Sunday, June 14, 2020

Why Are The Simple Hard Men Police Always Fronted By Loudmouthed Punks?



jimmycsays |  Is Quinton Lucas up to this challenge? Does he have the intestinal fortitude to stand up to the two most important unions that supported him? In his letter to police officers, is he sticking a finger up to see how the wind is blowing, or is he laying the groundwork for the most important initiative he could take as long as he is mayor?

Those are open and nagging questions. I think he is certainly the best person to have in the mayor’s office now, with race relations and racial injustice at the hands of law enforcement having thrust itself head, shoulders and chest above all other issues.

Yet Lucas has a lot to prove, and not just to me.

Another skeptic is my friend Clinton Adams Jr., perhaps the shrewdest and most unblinking City Hall analyst around.

In a series of text exchanges yesterday, Adams called Lucas “feckless” and “duplicitous” and said that while he was “a better option than Jolie (Justus), he’s no Kay Barnes or Emanuel Cleaver.
Adams, former attorney for Freedom Inc., went on to say…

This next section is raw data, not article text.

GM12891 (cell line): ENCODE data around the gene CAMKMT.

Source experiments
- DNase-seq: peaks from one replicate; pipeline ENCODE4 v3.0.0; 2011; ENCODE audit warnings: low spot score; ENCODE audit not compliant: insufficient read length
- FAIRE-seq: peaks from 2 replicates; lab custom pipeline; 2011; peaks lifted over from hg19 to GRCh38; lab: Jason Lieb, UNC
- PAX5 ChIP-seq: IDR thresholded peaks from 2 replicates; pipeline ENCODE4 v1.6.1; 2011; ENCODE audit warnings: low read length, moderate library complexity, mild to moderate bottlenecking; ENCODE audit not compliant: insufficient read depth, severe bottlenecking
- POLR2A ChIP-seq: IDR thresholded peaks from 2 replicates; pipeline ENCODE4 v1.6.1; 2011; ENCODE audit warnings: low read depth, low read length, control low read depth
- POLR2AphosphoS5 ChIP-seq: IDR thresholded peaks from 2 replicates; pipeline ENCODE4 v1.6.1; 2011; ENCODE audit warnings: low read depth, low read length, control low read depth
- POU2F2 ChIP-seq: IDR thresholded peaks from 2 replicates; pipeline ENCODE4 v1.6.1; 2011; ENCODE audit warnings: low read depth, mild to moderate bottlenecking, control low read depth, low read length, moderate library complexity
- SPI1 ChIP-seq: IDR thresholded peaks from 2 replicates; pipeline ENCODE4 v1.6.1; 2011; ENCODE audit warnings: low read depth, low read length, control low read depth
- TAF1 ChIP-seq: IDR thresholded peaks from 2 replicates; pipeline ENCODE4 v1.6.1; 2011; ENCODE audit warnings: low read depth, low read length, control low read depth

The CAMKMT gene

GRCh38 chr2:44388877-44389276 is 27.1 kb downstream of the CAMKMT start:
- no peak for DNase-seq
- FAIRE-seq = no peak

Some people find the pandering to police offensive. He’s waffling on local control. The F.O.P. supported him because privately he is opposed or will not fight for it…He can’t be in both camps. Rank and file officers (who comprise the largest of two police unions) are the ones who abuse and brutalize; who harass and stop for driving while black; who use excessive force. It’s generally not commanders.

Now, there’s a tough and clear-eyed assessment; there’s a challenge laid down.
On June 2, in the wake of Lucas’ role as a peacemaker in the protests, a Kansas City Star editorial was headlined, “KC Mayor Quinton Lucas has met this moment. Will Police Chief Rick Smith join him there?”

I think a bigger question by far is, “Does Quinton Lucas have the heart to lead an all-out battle against the General Assembly and the governor over control the Kansas City Police Department?”

This is his best opportunity to take a stand on behalf of the public at the risk of losing the support of the F.O.P. and maybe Local 42. He’s less than a year into his first term. If he fails, all could be forgiven by 2023. If he wins, he never loses an election in Kansas City or Jackson County, and he could even go on to compete for a statewide office.